At the risk of sounding like a big cynic here - and I'm the first to admit that I'm a big cynic, and see no shame in that - with a handful of exceptions, making it as a professional musician has less to do with talent and sincerity and more to do with marketing and image. Ukulele is a bit more forgiving in this respect, but the bottom line is the "music business" is a business like any other - and "business" means marketing, promotion, and making a profit. And sometimes this is what makes the difference between a "pro" and a "great player" - I know a lot of "great players" who most people haven't ever heard of because for whatever reason, they weren't a sellable product.

UncleElvis
05-03-2014, 05:57 PM
I have been fortunate enough that almost everything I have done in the past 25 years has led to me becoming a professional entertainer (well, an Unprofessional one... who gets paid for it! *grin*)

1931jim has it exactly right. "Never forget you are an Entertainer."

I've been playing the ukulele for 4 years. It's my first instrument (other than violin when I was a kid! A LONG time ago). I fell in love with it and bust my butt to learn it as best I can.
I'm not great at it. I'm an average player and a pretty ok singer.
But I have fun and - through everything that I've done as an adult: Stand up comedy, singing with a rock band, amateur theatre - both on stage and back~, jobs in marketing, advertising, graphic design and web design, etc, etc - I've figured out a way to let the audience know just how much joy I'm feeling while I'm up there.

That's the lucky part.

That's about 3% of the whole thing.

The rest of it was busting my ass to learn everything I didn't know but needed to, learning songs, busting down doors to get gigs, playing a LOT of cheap gigs to relearn how to work an audience, this time as a solo act (there's a wonderful safety net when you have other people on stage. You can share energy and bounce stuff off the other guys and you know they've got your back. That disappears - terrifyingly! - when you go solo. It's just you up there on the tightrope!), promoting the heck out of myself, practicing practicing practicing (I play about 5 hours a day right now.), making every connection I can, shmoozing folks, putting bugs in ears...

I work three hours a night, six nights a week right now.

Well, that's what I get paid for.

I work another 10 or 11 doing all the other stuff! *grin*

Personally, I believe that "Luck" is simply "Creating, noticing and recognizing opportunities... and then grabbing them with both hands and putting everything you are into making the most of them. And then, busting your ass every day to make it happen and keep making it happen."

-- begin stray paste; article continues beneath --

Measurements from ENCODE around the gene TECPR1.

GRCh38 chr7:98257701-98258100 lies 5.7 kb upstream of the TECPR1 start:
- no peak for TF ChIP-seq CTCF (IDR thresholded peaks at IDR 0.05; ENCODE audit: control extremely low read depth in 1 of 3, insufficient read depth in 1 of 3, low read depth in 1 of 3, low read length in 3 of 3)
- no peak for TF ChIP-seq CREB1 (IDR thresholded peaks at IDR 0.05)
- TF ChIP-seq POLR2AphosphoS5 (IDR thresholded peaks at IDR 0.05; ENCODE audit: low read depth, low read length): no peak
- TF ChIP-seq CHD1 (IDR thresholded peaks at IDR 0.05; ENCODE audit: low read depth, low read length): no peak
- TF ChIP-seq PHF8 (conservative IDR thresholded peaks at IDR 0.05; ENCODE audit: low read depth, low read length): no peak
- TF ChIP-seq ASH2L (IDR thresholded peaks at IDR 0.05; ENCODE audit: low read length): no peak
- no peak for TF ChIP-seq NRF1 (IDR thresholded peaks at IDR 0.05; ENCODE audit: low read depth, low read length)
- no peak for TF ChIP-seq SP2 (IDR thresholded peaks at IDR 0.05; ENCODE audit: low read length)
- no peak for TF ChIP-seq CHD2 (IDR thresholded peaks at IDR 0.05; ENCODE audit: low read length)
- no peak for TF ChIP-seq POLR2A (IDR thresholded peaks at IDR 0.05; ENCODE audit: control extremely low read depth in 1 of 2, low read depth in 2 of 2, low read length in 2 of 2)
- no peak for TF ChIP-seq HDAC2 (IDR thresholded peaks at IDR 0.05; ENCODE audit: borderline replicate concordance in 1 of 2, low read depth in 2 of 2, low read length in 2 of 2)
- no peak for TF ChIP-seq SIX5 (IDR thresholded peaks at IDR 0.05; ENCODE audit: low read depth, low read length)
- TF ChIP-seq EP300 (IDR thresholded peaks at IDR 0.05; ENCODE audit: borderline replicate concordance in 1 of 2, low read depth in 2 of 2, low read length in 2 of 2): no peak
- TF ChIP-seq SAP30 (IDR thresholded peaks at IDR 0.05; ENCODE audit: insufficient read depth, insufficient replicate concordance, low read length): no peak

Wow. It is WAY too late for me! I get all "pontificate-y" when I get burnt out.

coolkayaker1
05-04-2014, 02:00 AM
Kyle, I can't keep up with you: didn't you start a thread a month ago saying you were sick of the uke? lol:)

Anyhow, you could try some busking on street corners. That ought to be enough to drive those professional instincts out of you.

ichadwick
05-04-2014, 02:36 AM
What exactly constitutes as a professional ukulele player?

The difference between lay/amateur and professional is making one's income from the work. As Google says it:


...engaged in a specified activity as one's main paid occupation rather than as a pastime.

Wikipedia adds:


The term also describes the standards of education and training that prepare members of the profession with the particular knowledge and skills necessary to perform the role of that profession. In addition, most professionals are subject to strict codes of conduct enshrining rigorous ethical and moral obligations. Professional standards of practice and ethics for a particular field are typically agreed upon and maintained through widely recognized professional associations.

It's not about how well you play. it's about whether or not music provides or is intended to provide your main source of income. Which for musicians may make slim pickings... most of the musicians I know also have other jobs to pay the rent.

66509
Q: What's the difference between a folk guitar player and a large pizza?
A: A large pizza can feed a family of four.

CeeJay
05-06-2014, 01:12 PM
1. Get good

2. Get lucky

3. Get famous


For every famous "virtuoso" there are 10 completely unknown people who are better in every way.

Absolutley spot on.........slightly cynical...but who says that cynics don't tell the truth ....and No.4 (tho' not numerated as such is the absolute best)